We paid off the taxi and went into the hotel to make the acquaintance of the night clerk. This gentleman was polite, friendly and helpful and spoke fluent English. He also told us that they were expecting 4 people, not two, or possibly 6 people in three rooms.

When we booked online, there had been a problem. The booking didn’t seem to go through at the first go so we tried again. Guess what happened: yep, we received two emails confirming two bookings! Next day I phoned BA’s customer services and explained the problem. They assured me all was now well: they had cancelled one of the bookings and confirmed the other. It now seemed that, somehow, the message from BA to the hotel had become garbled. The clerk suggested we might like to talk to the manager about this and made us an appointment with him after breakfast on the morrow. I had visions of being asked to pay for 4 people… or was it 6?

Our hotel room is quite large. In fact, it consists of two adjoining rooms or three if you count the en suite separately. The bed , though, is hard. In fact, I have known only one bed harder and that was at the Chinese floating hotel in Rotterdam.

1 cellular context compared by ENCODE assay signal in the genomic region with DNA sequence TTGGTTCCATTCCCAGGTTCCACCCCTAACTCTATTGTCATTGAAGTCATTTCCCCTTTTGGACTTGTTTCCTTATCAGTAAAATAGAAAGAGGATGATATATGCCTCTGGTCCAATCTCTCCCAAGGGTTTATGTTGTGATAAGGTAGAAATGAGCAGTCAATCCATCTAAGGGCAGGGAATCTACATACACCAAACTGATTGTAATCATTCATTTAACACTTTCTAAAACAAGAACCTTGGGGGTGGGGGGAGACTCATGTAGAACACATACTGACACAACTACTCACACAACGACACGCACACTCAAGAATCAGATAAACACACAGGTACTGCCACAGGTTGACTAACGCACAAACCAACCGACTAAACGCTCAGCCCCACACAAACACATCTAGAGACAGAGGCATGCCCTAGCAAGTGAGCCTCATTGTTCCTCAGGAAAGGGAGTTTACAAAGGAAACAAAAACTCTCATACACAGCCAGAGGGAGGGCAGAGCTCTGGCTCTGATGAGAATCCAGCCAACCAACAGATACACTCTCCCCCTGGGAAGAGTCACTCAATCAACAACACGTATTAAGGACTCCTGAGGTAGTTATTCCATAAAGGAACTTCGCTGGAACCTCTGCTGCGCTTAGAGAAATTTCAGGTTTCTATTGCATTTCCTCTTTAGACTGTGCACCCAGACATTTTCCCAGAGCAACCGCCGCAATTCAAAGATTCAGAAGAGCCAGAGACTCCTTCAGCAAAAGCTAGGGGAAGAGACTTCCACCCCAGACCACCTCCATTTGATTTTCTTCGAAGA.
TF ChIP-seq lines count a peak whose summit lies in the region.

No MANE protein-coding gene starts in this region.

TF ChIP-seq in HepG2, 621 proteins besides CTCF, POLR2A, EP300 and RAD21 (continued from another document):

Power points? Yes, there are just about enough but they are all in the second room and none are near the bed. I use my mobile as my alarm clock and if I want to leave it on charge during the night, there is nothing for it but to leave in the other room and leap out of bed to silence the alarm when it rings in the morning.

Copyright © 2016 SilverTiger,, All rights reserved.

About SilverTiger

I live in Islington with my partner, "Tigger". I blog about our life and our travels, using my own photos for illustration.
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2 Responses to Prague 2016 – Day 1

  1. Blathering says: